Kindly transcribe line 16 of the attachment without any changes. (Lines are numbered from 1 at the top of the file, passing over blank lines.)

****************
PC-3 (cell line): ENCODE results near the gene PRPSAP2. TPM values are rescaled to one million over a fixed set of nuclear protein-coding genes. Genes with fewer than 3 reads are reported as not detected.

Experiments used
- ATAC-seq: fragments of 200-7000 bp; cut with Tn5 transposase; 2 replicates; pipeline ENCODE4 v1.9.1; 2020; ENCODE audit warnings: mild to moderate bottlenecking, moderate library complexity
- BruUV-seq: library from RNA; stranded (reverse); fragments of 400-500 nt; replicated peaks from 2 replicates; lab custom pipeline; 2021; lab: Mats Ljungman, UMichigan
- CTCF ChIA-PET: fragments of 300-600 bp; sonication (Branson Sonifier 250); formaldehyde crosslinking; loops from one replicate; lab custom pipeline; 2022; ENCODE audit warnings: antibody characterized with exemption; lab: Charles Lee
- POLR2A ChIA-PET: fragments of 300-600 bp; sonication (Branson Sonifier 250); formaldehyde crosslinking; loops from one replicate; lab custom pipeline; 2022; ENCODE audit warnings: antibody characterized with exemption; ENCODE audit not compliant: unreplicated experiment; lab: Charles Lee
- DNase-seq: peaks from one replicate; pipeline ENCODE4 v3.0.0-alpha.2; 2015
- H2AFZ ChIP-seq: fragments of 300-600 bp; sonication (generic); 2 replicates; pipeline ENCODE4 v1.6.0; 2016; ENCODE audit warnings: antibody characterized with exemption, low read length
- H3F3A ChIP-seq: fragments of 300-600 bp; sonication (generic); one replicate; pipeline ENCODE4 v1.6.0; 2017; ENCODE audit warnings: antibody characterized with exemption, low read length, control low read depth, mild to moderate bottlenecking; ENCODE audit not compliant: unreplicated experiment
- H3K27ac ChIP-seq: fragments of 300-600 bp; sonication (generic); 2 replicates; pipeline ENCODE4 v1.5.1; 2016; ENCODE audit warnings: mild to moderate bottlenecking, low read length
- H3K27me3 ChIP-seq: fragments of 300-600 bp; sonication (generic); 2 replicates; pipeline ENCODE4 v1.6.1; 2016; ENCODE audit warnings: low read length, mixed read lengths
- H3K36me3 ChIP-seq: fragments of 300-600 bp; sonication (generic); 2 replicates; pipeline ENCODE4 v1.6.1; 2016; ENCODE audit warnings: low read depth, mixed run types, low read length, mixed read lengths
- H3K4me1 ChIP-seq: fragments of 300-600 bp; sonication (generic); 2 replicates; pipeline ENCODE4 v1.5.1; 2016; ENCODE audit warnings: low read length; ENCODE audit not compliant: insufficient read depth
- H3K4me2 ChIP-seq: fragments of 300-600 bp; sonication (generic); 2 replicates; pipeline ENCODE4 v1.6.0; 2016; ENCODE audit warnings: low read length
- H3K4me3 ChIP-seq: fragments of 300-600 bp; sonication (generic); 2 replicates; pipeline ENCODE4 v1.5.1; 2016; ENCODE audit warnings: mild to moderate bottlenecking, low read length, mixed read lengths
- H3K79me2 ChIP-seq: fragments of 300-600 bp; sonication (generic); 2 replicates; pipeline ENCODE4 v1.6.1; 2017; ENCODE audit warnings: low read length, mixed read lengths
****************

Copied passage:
- H3K79me2 ChIP-seq: fragments of 300-600 bp; sonication (generic); 2 replicates; pipeline ENCODE4 v1.6.1; 2017; ENCODE audit warnings: low read length, mixed read lengths